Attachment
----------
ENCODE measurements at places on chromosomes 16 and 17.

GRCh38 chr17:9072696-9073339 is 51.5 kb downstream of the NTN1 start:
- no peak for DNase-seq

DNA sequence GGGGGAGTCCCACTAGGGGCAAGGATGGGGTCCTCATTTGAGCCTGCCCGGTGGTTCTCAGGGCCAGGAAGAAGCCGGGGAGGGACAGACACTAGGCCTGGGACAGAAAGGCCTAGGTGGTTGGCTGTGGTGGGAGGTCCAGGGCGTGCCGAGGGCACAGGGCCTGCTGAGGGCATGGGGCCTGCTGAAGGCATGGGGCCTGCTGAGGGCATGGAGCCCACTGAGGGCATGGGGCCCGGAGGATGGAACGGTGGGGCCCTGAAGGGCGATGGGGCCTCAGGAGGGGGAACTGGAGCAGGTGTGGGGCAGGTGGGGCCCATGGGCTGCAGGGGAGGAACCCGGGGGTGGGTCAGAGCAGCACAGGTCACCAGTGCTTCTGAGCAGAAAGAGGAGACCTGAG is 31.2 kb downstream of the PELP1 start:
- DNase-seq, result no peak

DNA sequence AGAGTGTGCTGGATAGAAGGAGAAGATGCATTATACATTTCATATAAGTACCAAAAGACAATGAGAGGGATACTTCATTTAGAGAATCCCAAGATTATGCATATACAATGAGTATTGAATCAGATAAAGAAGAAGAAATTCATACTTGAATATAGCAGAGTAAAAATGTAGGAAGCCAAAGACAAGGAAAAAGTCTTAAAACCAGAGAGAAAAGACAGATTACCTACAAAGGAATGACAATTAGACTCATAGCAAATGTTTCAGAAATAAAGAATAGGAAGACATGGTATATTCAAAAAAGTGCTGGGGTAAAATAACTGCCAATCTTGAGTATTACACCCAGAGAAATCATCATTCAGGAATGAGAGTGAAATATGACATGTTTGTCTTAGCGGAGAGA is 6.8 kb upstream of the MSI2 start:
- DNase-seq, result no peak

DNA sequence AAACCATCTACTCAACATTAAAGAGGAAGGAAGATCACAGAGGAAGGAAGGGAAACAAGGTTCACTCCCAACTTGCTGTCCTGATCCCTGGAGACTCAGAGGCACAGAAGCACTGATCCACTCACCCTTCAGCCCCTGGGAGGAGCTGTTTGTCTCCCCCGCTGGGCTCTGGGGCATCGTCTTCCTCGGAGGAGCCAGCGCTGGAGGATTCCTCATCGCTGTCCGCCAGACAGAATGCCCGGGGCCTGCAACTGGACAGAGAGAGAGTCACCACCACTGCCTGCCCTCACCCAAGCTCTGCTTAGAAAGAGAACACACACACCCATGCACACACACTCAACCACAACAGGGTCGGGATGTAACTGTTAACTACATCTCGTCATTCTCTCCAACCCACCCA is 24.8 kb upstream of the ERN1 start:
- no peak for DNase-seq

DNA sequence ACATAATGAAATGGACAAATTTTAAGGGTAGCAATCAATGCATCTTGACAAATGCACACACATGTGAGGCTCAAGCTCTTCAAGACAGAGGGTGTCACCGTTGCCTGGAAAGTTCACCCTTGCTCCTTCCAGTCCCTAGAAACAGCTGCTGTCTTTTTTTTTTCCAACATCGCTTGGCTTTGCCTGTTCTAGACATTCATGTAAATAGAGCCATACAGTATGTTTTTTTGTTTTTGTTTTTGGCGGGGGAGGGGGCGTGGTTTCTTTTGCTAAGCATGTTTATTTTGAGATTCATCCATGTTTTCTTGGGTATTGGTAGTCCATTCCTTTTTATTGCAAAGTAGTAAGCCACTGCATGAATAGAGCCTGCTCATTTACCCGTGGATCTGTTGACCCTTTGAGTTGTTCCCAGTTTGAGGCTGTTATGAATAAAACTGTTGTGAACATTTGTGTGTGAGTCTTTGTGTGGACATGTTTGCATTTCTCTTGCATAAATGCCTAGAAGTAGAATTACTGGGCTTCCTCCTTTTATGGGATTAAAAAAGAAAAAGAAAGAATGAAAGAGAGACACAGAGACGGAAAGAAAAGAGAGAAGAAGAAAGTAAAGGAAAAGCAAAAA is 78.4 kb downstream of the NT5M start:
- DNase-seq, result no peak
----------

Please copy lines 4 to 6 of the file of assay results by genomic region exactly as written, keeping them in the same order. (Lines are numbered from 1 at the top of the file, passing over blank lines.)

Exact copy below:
DNA sequence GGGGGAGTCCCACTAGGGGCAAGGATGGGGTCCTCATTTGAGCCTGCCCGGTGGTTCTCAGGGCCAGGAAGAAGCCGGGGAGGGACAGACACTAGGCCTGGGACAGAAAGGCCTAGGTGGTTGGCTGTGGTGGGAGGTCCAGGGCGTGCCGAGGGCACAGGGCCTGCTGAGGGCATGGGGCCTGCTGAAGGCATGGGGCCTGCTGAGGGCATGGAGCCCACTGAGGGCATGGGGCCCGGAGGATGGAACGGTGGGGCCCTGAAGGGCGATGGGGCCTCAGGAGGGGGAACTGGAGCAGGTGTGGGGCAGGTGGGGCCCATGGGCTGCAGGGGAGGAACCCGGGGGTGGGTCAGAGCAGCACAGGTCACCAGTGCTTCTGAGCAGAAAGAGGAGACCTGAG is 31.2 kb downstream of the PELP1 start:
- DNase-seq, result no peak

DNA sequence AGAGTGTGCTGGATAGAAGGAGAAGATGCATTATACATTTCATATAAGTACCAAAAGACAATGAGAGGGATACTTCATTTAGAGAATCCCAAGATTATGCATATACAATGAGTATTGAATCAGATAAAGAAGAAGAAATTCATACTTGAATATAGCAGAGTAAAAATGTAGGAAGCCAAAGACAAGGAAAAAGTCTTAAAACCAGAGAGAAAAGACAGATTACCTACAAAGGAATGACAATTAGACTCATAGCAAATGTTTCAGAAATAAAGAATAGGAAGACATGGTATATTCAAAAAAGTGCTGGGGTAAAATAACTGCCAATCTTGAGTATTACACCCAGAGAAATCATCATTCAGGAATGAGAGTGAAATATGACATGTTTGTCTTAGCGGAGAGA is 6.8 kb upstream of the MSI2 start: